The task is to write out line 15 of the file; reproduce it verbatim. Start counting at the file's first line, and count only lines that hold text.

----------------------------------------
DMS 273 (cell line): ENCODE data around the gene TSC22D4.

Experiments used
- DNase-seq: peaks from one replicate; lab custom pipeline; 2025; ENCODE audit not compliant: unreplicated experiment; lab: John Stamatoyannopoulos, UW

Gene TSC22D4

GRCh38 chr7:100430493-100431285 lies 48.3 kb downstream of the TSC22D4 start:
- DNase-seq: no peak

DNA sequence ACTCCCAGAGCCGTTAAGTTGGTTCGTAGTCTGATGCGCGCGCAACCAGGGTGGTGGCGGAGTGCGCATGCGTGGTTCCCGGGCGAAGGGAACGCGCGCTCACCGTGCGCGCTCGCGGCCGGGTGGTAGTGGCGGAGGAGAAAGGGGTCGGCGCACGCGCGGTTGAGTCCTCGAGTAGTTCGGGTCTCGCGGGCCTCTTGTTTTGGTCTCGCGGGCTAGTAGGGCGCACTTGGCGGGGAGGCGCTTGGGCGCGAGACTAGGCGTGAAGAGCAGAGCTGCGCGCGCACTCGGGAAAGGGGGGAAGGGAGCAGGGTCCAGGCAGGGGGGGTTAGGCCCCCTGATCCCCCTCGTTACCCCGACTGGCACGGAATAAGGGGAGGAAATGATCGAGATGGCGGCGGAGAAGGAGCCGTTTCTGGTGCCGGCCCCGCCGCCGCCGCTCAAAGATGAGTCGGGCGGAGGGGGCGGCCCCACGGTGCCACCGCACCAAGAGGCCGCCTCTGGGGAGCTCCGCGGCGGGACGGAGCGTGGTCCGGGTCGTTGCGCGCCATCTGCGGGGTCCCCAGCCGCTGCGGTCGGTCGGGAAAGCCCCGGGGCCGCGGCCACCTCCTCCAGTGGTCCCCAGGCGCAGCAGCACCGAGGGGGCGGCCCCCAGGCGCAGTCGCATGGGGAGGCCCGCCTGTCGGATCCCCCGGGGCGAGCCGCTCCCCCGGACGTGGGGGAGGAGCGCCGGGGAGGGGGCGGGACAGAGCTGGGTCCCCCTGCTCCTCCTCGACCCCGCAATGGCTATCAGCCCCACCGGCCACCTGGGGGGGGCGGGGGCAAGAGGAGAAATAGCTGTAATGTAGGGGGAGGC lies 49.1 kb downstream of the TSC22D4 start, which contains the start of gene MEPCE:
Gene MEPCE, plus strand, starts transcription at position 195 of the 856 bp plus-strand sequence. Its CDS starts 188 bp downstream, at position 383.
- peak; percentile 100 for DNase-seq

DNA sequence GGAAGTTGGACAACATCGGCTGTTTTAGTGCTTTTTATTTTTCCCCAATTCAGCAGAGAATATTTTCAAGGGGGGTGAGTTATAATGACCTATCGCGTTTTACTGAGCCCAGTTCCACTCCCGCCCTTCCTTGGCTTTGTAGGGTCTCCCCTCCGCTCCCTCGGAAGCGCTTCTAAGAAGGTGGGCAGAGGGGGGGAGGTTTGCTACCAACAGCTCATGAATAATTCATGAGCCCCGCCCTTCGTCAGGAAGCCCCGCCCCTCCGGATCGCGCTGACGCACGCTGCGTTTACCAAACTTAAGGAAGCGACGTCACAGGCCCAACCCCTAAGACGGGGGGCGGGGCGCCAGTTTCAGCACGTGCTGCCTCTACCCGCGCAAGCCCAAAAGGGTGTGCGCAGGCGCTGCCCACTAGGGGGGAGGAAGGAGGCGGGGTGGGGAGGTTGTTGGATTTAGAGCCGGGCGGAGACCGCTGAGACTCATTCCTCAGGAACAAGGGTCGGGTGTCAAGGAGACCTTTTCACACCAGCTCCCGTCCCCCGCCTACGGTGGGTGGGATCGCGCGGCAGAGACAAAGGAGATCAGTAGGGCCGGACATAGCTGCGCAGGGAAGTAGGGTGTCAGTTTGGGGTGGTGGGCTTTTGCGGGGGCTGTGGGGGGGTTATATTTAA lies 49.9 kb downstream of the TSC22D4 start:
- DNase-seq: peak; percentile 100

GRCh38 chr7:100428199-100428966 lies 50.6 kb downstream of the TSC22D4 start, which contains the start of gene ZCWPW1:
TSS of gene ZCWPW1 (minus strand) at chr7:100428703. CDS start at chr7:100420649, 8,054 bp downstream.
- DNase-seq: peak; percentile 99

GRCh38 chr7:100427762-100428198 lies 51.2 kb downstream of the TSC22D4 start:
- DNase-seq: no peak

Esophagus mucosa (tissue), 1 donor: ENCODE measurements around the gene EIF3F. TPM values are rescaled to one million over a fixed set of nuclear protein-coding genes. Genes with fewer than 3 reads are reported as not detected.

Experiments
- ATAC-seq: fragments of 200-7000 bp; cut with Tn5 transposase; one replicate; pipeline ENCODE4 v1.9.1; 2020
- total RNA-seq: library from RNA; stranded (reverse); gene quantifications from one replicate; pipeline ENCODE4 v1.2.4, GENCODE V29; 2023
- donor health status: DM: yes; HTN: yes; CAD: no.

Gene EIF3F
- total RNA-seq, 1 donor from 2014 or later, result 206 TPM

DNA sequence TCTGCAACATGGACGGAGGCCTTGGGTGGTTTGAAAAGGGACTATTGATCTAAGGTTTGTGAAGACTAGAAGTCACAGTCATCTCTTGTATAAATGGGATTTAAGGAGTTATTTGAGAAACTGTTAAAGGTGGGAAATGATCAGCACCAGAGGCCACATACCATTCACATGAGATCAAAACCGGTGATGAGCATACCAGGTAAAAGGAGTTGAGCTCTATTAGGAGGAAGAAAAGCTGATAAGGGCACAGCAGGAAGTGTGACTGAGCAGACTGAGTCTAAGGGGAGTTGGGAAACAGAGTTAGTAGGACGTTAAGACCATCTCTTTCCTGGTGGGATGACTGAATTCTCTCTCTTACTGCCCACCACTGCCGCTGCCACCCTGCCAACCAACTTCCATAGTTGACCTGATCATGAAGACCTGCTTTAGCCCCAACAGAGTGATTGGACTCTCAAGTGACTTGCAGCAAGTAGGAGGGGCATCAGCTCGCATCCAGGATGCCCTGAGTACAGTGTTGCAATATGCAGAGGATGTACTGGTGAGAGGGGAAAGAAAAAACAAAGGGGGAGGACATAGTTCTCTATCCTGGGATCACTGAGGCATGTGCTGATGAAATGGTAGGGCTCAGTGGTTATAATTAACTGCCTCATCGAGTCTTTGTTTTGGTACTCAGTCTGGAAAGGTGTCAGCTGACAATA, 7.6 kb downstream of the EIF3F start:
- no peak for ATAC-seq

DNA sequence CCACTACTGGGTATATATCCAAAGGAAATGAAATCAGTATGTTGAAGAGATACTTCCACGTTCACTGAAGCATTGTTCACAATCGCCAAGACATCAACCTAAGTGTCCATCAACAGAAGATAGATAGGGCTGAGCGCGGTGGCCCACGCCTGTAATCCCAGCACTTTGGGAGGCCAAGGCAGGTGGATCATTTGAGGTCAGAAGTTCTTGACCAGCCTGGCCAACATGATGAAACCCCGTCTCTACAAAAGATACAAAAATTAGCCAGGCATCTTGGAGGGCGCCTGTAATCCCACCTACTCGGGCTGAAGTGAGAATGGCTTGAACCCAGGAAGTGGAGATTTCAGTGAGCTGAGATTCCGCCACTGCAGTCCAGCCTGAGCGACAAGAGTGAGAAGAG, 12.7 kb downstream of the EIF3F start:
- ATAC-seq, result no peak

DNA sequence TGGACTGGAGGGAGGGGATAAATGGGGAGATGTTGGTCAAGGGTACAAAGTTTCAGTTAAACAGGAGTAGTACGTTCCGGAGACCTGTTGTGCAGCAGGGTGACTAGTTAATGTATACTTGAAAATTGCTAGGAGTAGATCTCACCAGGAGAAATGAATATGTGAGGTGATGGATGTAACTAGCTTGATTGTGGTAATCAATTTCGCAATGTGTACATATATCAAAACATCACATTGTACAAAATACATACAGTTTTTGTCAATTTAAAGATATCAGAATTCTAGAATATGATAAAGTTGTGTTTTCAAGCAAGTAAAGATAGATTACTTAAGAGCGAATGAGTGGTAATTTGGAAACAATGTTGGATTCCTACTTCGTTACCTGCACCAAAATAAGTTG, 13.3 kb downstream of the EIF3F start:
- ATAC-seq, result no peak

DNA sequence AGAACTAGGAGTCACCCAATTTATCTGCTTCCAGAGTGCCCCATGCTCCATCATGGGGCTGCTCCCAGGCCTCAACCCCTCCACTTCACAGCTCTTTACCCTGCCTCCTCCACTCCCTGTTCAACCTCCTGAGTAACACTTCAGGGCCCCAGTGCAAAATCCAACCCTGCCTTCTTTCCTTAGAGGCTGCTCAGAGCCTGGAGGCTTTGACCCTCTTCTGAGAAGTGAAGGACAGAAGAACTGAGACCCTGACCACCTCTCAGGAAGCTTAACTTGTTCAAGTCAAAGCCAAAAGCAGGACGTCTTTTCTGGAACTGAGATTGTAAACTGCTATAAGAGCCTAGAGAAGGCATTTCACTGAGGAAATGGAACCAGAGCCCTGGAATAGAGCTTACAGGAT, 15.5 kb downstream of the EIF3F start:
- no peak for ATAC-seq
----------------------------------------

GRCh38 chr7:100427762-100428198 lies 51.2 kb downstream of the TSC22D4 start: